10 Jun 2020

Resource: Chinese TV forced confessions campaign timeline

It’s been a year and a half since Safeguard Defenders started assisting victims to hold China’s Party-State TV station, CCTV, responsible for broadcasting illegal and human rights-abusing forced confessions across the globe.

We’ve targeted CCTV’s two international channels– CGTN (English) and CCTV-4 (Chinese)-- as well as CCTV staff and journalists who helped make and present these confessions in the UK, US and Canada and filed ethics complaints with the United Nations. Our goal is to get these stations off the air and hold CCTV accountable to reduce the chance such rights abuses are repeated.

We've presented these complaints and their outcomes in a graphic timeline. Please note that all complaints filed against CGTN in the UK were made by the victims themselves, and specifically concern the broadcast of forced confessions, unless otherwise stated.

It’s been a long and busy process (the UK’s TV-regulator Ofcom has had at least 14 complaints to assess), but the results are beginning to bear fruit.  

We’ve created a regularly-updated background document that details all the campaign’s developments and its timeline (downloadable as a PDF).

This PDF document contains more in-depth detail on this campaign, including responses by CCTV and some behind the scenes drama. 

What are forced TV confessions? 

Since Chinese leader Xi Jinping came to power in 2013, likely hundreds of human rights defenders, Uighurs and other detainees have been paraded on TV to read a “scripted” confession made to look like a voluntary interview.

Our research, laid out in a comprehensive report, Scripted and Staged, revealed how these were extracted by police through torture, threats to loved ones and promises of lenient treatment. With no lawyer access, many even in incommunicado detention and well before they had been tried in a court of law, these violate the fundamental right to a fair trial and the right to remain silent. Chinese media were complicit in both helping to make some of these confessions and in packaging them as “news”. 

What did we do?

We kicked off this campaign in November 2018 by publishing Trial by Media, a moving book of first-hand stories from victims of forced confessions and assisting former UK journalist and businessman Peter Humphrey file the first complaint against CGTN for broadcasting his two forced confessions.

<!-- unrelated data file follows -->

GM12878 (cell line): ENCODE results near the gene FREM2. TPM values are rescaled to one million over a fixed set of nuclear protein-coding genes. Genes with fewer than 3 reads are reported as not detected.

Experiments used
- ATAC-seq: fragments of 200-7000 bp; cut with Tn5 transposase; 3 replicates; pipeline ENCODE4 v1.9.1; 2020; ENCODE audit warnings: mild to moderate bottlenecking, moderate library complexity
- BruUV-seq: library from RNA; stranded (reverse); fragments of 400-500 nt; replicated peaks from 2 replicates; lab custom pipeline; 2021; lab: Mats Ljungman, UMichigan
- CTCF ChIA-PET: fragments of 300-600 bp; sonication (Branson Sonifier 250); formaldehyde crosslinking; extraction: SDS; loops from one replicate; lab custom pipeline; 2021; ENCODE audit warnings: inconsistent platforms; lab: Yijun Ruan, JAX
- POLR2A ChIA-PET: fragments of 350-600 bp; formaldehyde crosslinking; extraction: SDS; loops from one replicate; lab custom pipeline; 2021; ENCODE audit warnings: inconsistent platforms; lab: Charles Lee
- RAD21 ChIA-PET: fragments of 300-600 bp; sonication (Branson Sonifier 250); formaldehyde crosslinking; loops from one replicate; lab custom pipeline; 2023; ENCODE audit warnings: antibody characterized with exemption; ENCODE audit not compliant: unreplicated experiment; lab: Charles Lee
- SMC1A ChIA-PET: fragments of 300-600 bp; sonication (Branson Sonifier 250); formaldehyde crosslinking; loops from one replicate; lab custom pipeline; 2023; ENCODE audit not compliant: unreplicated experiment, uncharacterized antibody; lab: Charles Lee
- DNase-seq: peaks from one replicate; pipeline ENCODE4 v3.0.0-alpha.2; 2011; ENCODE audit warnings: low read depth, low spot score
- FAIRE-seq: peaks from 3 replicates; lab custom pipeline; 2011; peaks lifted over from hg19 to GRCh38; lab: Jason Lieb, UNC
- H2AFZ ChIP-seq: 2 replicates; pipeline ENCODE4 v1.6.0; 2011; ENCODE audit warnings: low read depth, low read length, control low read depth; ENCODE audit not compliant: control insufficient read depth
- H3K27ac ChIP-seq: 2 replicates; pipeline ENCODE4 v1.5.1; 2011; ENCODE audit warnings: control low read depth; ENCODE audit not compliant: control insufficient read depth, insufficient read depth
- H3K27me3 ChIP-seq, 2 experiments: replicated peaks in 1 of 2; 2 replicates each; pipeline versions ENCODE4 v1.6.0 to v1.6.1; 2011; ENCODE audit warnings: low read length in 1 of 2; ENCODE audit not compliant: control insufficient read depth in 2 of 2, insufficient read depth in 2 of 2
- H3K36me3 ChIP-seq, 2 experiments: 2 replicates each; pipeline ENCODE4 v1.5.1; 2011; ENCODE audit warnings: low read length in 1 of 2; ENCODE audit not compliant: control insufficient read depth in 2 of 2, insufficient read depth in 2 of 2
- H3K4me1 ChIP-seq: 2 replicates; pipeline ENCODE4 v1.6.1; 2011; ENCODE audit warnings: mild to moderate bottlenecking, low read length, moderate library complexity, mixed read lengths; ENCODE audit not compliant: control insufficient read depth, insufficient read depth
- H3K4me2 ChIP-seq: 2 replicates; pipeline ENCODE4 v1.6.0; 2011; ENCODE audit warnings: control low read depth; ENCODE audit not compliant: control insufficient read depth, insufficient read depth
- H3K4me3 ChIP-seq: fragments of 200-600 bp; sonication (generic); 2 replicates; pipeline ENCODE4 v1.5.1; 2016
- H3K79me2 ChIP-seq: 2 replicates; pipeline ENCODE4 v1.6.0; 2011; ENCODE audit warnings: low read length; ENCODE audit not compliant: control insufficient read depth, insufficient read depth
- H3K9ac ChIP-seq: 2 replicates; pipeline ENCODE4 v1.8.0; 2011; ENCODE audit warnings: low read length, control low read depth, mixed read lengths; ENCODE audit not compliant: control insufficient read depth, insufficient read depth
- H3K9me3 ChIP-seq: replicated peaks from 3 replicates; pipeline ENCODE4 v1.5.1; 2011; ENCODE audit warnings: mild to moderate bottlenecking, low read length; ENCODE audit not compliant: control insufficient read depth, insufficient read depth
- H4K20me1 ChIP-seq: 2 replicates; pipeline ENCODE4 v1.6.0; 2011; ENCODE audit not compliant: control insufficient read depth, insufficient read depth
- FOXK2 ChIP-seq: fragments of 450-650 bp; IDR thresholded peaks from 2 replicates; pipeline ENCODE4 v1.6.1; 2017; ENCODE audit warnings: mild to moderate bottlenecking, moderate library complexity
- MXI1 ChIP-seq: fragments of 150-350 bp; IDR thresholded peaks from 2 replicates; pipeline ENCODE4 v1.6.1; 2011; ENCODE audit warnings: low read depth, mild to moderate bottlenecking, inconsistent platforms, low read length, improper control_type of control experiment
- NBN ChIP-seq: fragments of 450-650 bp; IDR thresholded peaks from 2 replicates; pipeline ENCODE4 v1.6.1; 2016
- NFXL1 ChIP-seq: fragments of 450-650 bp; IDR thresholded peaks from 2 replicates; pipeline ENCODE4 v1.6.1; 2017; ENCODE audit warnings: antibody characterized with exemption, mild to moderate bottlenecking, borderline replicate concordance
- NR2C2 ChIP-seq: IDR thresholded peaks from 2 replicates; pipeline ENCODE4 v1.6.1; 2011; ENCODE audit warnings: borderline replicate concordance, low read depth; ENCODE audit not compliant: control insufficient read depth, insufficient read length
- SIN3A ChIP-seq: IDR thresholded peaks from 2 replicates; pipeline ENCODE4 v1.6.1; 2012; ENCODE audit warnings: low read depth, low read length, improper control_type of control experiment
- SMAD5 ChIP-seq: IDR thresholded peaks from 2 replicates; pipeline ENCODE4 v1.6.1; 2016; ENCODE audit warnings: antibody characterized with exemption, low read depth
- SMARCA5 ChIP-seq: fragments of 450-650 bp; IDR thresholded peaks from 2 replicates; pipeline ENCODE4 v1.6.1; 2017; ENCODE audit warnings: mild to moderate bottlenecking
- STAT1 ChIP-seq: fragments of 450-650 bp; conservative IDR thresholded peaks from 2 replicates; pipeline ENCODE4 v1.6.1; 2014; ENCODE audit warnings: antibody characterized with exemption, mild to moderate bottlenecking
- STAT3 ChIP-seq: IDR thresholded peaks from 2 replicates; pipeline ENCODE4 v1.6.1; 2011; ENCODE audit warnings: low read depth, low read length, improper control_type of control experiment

Since then we’ve assisted in five more complaints against CGTN to Ofcom; filed three complaints about CGTN to Ofcom; filed complaints about CGTN and CCTV-4 and Magnitsky sanctions submissions about senior CCTV staff, in Canada and the US; and lodged ethics complaints with the World Health Organization and UNAIDs for their choice of a CGTN journalist, who presented forced confessions on the channel, as their “goodwill ambassador”.

Several of those complaints are currently being investigated; a few were rejected, while others are pending. Most recently, Ofcom found CGTN had seriously violated its standards on due impartiality concerning broadcasts relating to its coverage of the Hong Kong protests. While this originated from internal monitoring, it said that in part its attention was focused on CGTN because of another complaint related to a forced confession. In its report, Ofcom said it is “minded” to impose a penalty.

CGTN’s response

The same day we held our press conference back in 2018 to launch the campaign, senior CCTV staff at CGTN headquarters back in Beijing called an emergency meeting that went on all weekend.

Shortly afterwards they hired UK journalist Nick Pollard as consultant for their European operations. Mr Pollard had earlier served on Ofcom’s board where he would have helped decide on similar complaints. He later resigned from his post; media reports said he had been disheartened by the channel’s biased coverage of the Hong Kong protests.

Now, according to multiple sources, Mr Pollard is once again acting as their consultant. 

CGTN's grand plans to have a huge new media centre in London with 350 journalists seems unlikely to be realized. Sources say that less than half that number were hired, and now the channel is worried it may lose its license.

For the full story please see our downloadable PDF above.